By Janine Corea
It’s a new year and the U.S. economy has seen better days. Your “New Year’s Resolution” may include reentering the workforce. The decision to return to work after staying home with your children for some period of time is a difficult one. Depending on the type of job you seek, the flexibility and work-schedule options may vary. It’s worth taking some time up front to explore different types of work arrangements and to identify your goals. For instance, are you going back to work to jump-start your career again, or are you looking for something less stressful to supplement your family’s income during these tough economic times? Knowing what you want out of your job is an important starting point for finding the best work situation for you.
Identify Your Goals
Decide your goals for returning to work. If your goal is to get back into a career that you left pre-parenthood, then you will want to update your resume and begin searching for jobs in your field. Depending on the nature of work you do, there may be some opportunity for flexible work arrangements.
Take time to decide how many hours a week you want to be away from home and what arrangements may help you balance your work and family commitments. If your “going back to work goal” is to supplement your family’s income during tough economic times, you may want to consider part-time work. The type of work you do in this instance may not be as important to you as the flexibility to be home when your kids are home, or to limit the amount of time your children spend in child care.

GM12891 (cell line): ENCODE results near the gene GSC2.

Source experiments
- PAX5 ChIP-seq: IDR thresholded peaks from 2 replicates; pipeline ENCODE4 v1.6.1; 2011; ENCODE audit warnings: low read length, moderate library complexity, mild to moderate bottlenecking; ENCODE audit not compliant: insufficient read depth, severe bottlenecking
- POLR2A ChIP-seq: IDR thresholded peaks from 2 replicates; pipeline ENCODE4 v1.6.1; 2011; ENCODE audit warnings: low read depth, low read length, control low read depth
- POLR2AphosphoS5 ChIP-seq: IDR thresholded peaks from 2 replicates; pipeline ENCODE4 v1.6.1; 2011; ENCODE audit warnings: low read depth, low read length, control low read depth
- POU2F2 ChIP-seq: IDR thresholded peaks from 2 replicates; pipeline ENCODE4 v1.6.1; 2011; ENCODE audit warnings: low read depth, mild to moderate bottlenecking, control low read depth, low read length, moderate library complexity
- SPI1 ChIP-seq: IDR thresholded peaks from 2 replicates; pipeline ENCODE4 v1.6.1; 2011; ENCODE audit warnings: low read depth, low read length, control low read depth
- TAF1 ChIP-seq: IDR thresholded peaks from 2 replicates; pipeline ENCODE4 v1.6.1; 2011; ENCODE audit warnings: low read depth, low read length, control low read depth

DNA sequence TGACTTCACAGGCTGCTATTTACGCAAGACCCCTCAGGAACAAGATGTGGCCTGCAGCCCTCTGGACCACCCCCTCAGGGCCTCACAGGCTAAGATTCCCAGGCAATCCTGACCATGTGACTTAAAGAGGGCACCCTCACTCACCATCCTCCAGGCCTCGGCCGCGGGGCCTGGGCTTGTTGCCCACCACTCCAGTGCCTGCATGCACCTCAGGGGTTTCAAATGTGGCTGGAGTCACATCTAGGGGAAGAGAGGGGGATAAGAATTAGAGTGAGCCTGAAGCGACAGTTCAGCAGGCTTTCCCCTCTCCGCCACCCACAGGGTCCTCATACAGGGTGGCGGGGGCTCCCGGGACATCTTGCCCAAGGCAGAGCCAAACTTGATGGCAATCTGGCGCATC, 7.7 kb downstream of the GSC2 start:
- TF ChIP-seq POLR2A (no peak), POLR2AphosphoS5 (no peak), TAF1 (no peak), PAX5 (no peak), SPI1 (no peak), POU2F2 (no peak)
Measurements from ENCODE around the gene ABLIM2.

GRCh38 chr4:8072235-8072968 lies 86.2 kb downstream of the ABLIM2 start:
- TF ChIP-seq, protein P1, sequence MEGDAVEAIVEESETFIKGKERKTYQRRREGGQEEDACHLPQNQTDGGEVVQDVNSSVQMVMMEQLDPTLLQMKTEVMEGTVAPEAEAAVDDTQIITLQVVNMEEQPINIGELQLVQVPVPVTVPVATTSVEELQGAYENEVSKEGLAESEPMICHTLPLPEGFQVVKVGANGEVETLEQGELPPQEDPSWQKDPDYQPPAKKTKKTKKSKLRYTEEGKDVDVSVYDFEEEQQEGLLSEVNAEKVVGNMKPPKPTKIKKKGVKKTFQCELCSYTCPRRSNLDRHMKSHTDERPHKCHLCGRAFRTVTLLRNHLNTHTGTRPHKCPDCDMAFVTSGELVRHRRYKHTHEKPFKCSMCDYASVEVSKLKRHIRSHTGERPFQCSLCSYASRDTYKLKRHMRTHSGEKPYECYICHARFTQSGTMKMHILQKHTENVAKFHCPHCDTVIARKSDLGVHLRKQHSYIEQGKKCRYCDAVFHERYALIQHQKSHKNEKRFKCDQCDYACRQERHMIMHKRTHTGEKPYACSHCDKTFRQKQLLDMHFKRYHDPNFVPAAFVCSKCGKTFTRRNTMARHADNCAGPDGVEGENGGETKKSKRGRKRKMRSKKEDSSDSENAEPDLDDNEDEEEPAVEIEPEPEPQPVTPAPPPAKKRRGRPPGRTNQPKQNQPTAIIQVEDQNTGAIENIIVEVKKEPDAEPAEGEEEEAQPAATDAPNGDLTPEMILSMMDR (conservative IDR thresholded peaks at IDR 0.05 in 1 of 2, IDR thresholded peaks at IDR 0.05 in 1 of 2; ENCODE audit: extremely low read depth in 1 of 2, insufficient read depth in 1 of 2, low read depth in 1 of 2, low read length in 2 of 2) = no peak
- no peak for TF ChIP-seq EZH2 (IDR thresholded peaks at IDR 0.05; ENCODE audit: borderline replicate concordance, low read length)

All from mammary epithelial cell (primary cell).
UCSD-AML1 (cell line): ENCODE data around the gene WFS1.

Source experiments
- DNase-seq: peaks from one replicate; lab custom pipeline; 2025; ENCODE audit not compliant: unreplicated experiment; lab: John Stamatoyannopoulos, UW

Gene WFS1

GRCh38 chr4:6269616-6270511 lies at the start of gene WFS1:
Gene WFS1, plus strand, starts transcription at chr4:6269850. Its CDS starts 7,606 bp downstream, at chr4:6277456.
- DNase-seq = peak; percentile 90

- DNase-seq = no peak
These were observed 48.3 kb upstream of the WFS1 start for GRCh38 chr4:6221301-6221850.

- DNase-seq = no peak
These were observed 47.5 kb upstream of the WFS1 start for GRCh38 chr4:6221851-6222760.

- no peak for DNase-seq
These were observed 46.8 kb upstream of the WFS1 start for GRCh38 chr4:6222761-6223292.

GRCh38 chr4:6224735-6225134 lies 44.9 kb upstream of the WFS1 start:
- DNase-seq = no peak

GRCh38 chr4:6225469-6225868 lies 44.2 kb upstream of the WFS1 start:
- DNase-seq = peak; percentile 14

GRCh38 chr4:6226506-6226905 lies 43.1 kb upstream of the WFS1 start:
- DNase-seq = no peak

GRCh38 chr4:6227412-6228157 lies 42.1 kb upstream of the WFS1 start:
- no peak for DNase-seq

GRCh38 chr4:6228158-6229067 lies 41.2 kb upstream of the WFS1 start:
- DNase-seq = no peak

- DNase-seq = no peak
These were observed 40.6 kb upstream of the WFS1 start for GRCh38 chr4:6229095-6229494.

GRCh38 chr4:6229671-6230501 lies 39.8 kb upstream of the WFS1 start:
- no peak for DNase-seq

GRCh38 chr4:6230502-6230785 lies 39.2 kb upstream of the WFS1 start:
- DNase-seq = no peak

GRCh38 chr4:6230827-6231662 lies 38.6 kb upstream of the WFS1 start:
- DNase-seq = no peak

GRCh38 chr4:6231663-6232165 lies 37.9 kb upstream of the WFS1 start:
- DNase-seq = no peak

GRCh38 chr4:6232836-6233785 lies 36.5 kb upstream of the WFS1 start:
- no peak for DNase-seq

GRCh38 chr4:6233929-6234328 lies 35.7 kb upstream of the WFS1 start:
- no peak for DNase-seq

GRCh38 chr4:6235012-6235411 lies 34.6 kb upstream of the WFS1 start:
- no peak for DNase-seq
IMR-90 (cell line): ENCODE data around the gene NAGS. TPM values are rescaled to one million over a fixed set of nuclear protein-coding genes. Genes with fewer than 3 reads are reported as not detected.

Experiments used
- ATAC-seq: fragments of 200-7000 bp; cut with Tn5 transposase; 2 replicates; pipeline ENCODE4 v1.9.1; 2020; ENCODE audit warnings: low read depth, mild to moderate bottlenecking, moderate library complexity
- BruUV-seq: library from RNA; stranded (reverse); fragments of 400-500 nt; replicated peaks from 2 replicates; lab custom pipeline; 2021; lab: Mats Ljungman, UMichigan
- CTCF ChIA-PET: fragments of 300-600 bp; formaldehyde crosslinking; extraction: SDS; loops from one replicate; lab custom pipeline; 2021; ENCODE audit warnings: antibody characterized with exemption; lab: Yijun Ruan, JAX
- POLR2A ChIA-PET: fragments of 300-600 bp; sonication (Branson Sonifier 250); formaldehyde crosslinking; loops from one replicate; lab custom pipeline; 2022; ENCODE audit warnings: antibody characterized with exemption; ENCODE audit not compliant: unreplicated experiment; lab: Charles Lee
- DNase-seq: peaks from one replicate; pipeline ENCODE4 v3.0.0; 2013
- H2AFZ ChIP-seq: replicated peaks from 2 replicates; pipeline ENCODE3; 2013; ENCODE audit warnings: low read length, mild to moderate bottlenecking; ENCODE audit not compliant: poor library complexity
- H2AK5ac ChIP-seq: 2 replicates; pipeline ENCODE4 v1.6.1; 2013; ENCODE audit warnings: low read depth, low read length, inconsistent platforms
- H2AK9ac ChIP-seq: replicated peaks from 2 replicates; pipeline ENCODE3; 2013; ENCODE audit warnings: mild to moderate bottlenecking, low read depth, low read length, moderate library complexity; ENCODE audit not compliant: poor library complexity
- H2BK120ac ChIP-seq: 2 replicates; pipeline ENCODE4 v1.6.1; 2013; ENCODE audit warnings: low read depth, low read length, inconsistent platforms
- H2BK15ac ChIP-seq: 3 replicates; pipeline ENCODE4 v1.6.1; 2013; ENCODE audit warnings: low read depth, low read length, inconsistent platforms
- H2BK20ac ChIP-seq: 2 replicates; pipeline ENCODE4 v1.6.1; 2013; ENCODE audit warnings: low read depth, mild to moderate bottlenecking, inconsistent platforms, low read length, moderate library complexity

If you have school-age children, you may want to look for work that would provide you similar hours to children’s school hours. Looking for part-time opportunities in a local school district (e.g., teacher’s aide or cafeteria staff), or as a bus driver, for example, would be ideal. This would afford you the opportunity to increase your family’s income, while allowing you to be home when the kids are out of school (e.g., after school, holidays, summer vacation, etc.). The work may not be as glamorous as a career you previously held, but again, you need to identify what is most important to you.
Another option to consider would be looking for a job with available hours beyond the traditional 8 a.m. – 5 p.m. For example, consider getting a part-time job at a restaurant, retail store, or grocery store. Such employment would allow you to choose hours when your spouse is home, thereby reducing or eliminating the need for (and cost of) childcare.